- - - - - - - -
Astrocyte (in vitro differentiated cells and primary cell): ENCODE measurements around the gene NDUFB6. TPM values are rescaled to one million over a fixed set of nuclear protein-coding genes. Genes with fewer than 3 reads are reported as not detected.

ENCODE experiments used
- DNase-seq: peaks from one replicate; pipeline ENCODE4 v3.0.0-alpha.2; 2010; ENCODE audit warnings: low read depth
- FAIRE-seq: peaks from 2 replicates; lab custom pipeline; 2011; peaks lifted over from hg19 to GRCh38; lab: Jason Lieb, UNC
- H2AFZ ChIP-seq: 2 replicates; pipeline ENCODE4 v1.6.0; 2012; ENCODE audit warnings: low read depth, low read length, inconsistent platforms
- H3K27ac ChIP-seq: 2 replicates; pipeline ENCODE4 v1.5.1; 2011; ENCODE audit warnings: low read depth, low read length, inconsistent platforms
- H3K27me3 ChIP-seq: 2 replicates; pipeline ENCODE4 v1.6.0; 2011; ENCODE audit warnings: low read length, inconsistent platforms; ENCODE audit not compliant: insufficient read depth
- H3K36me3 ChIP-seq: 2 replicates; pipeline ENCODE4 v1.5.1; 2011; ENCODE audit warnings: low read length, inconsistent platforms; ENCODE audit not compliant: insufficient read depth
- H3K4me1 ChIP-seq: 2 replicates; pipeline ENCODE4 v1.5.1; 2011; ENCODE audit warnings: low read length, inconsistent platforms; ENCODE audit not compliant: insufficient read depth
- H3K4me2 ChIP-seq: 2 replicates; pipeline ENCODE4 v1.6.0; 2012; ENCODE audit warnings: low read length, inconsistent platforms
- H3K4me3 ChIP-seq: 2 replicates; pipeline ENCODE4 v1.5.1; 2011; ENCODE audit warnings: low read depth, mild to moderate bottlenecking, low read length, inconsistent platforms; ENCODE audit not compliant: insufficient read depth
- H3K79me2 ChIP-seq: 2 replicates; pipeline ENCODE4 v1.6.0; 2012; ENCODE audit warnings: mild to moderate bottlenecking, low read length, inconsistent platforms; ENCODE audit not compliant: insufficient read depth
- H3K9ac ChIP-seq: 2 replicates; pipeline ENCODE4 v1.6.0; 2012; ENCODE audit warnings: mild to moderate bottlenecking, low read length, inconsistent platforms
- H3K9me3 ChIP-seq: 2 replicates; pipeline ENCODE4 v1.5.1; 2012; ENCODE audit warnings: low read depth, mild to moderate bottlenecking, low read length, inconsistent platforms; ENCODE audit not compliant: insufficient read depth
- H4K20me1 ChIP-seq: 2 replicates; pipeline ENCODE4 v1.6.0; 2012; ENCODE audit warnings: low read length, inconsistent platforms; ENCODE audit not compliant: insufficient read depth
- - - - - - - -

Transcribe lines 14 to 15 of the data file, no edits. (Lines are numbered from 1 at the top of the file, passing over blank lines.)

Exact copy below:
- H3K9me3 ChIP-seq: 2 replicates; pipeline ENCODE4 v1.5.1; 2012; ENCODE audit warnings: low read depth, mild to moderate bottlenecking, low read length, inconsistent platforms; ENCODE audit not compliant: insufficient read depth
- H4K20me1 ChIP-seq: 2 replicates; pipeline ENCODE4 v1.6.0; 2012; ENCODE audit warnings: low read length, inconsistent platforms; ENCODE audit not compliant: insufficient read depth